For those unfamiliar with the Rare-created title, it’s a pretty straightforward affair. You take on the role of a speedboat armed with serious firepower, bullets and missiles, the latter of which you can upgrade throughout your journey. Speaking of, you essentially are tasked with driving the boat through a variety of levels, some way more treacherous than the next, to fight a series of epic sea monsters. These include larger-the-life versions of serpents, sharks, octopus, and the like, which you battle after destroying enemy speedboats, saving hostages, and beating the clock. There’s a bit more to it than that, such as the absolutely dreadful waterfall-jumping levels, but that about sums it up. Now, in an age when these more straightforward and simplistic games are so adored, where is the Cobra Triangle reboot? OK, you can make the argument that there are other games more worthy of a fresh take, but let’s take a step back and, at least, ask for a remake. Like, for example, Ducktales: Remastered, which is actually one of the best games on Wii U, looks stunning, and plays just like the original NES title! Not only that, but there remains a desire for games centered on the mysterious location after which Cobra Triangle is named. For example, Betfair’s online casino features an arcade game outfitted with much of the same imagery! You’ll see sharks and giant squids, though the developer (Playtech) favoured sea planes as the mode of transportation over Cobra Triangle’s speedboats. That’s fair—and it also bring to mind another idea: Flip the script on the old-school game and make it about planes instead. Think about it: The boat you drive in Cobra Triangle actually has a set of blades that emerges from its roof, and it’s used to transport you from one level to the next. What if they just went full-on plane (or even helicopter), embraced the motion controls available on consoles, and made something truly unique. Sounds like one hell of a game to me. Now, if only someone could create a KickStarter for this, we’d be all set. What say you, Internet?

The World Needs A New Cobra Triangle Game

The concept of the “retro gaming” sub-genre, as it applies to modern games, is become a thing of, well, the past. While critics want to slap any term they can on a particular game to better describe it, there’s more to a lot of these throwback-looking titles than simply being “retro.” In some cases, they’re doing better than their big-budget, over-hyped contemporaries, especially when we look to the success of Shovel Knight. That title is not alone, of course, as many others are doing especially well on the console marketplaces (be it PSN or Wii U eShop) and Steam network.

This interest in gaming in its purest sense gives hope to developers and gamers alike who want to enjoy a title that is all about quality and little else. This also applies to developers looking to reboot their favourite series from the past, such as River City Ransom. The beat-‘em-up/RPG hybrid will live on soon in the form of River City Ransom: Underground following a strong campaign on crowd-funding platform KickStarter. And in thinking about all of this, it got me thinking, What other older games deserve a reboot? Instantly, my mind traveled to Cobra Triangle, a game for the Nintendo Entertainment System that turned 25 years old past July and hasn’t gotten the love it deserves. Let’s change that.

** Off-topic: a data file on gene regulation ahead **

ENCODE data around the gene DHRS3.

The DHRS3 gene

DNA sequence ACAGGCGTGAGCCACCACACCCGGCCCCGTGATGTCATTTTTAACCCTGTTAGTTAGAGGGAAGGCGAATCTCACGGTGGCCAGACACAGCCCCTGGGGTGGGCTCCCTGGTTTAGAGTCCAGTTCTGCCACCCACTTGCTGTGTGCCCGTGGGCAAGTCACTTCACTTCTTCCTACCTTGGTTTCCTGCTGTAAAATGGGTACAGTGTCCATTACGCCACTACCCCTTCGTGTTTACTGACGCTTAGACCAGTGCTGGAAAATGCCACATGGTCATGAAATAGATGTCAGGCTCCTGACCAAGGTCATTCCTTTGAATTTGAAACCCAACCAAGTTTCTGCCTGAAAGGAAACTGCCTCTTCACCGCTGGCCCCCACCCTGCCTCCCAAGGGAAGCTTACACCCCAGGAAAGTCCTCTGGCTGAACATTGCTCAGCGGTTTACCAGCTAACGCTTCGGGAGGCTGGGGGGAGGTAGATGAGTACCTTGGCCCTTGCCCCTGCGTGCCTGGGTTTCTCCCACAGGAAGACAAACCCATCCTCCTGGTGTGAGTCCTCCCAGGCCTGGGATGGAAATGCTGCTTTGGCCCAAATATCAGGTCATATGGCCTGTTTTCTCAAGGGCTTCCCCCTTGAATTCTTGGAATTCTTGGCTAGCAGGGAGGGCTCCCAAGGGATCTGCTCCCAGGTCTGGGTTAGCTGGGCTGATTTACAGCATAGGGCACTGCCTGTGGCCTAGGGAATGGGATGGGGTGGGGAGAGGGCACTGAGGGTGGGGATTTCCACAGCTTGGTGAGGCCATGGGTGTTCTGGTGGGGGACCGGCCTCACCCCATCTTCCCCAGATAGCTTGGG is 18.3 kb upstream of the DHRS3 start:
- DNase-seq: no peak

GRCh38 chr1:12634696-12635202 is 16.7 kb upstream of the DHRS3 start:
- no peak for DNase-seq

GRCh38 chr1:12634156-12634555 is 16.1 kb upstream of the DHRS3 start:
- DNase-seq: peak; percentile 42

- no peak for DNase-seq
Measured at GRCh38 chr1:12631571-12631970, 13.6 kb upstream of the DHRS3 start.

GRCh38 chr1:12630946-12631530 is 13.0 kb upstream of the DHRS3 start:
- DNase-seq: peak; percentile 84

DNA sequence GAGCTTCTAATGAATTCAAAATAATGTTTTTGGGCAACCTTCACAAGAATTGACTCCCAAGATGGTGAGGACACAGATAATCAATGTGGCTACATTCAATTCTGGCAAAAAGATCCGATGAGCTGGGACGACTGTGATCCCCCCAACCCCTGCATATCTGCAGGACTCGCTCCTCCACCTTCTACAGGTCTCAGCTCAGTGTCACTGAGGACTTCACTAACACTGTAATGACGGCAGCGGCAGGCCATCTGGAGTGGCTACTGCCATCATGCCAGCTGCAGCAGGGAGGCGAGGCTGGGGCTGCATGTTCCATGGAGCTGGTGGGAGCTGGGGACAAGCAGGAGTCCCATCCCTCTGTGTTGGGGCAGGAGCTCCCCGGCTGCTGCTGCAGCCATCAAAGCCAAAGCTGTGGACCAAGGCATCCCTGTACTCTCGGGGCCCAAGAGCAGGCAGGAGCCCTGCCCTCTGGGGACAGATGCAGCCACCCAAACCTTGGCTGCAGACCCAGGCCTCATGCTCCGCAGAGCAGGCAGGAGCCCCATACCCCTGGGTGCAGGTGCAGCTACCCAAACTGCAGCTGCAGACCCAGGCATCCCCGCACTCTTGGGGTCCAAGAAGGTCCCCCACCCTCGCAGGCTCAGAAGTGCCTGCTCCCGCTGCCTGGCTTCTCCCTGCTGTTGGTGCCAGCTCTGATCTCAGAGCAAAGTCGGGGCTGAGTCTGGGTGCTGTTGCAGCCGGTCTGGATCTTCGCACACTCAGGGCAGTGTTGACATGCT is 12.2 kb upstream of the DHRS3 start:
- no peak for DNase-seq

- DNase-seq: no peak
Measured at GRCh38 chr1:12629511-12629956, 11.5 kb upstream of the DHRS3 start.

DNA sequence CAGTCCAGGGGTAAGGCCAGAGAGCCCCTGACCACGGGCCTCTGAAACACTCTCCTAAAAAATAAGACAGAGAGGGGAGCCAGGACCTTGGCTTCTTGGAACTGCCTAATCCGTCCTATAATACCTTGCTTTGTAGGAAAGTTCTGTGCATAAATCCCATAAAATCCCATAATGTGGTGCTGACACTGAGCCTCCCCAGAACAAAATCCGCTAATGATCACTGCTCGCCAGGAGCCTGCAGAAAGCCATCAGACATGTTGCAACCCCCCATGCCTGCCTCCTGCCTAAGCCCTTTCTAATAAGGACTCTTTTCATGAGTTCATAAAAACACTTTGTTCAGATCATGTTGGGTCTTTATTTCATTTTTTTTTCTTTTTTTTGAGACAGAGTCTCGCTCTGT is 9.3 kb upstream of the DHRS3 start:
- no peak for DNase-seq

For those unfamiliar with the Rare-created title, it’s a pretty straightforward affair. You take on the role of a speedboat armed with serious firepower, bullets and missiles, the latter of which you can upgrade throughout your journey. Speaking of, you essentially are tasked with driving the boat through a variety of levels, some way more treacherous than the next, to fight a series of epic sea monsters. These include larger-the-life versions of serpents, sharks, octopus, and the like, which you battle after destroying enemy speedboats, saving hostages, and beating the clock. There’s a bit more to it than that, such as the absolutely dreadful waterfall-jumping levels, but that about sums it up.

Now, in an age when these more straightforward and simplistic games are so adored, where is the Cobra Triangle reboot? OK, you can make the argument that there are other games more worthy of a fresh take, but let’s take a step back and, at least, ask for a remake. Like, for example, Ducktales: Remastered, which is actually one of the best games on Wii U, looks stunning, and plays just like the original NES title! Not only that, but there remains a desire for games centered on the mysterious location after which Cobra Triangle is named. For example, Betfair’s online casino features an arcade game outfitted with much of the same imagery! You’ll see sharks and giant squids, though the developer (Playtech) favoured sea planes as the mode of transportation over Cobra Triangle’s speedboats. That’s fair—and it also bring to mind another idea: Flip the script on the old-school game and make it about planes instead.

Think about it: The boat you drive in Cobra Triangle actually has a set of blades that emerges from its roof, and it’s used to transport you from one level to the next. What if they just went full-on plane (or even helicopter), embraced the motion controls available on consoles, and made something truly unique. Sounds like one hell of a game to me. Now, if only someone could create a KickStarter for this, we’d be all set. What say you, Internet?

Here’s a new thing that I want: the Pixel waffle maker.
As you can see, you poke whatever pixels you like in or out in this blue silicon tray, before cooking waffles on it (it fits into its own custom waffle maker). Looks tasty.

Here’s a new thing that I want: the Pixel waffle maker.

As you can see, you poke whatever pixels you like in or out in this blue silicon tray, before cooking waffles on it (it fits into its own custom waffle maker). Looks tasty.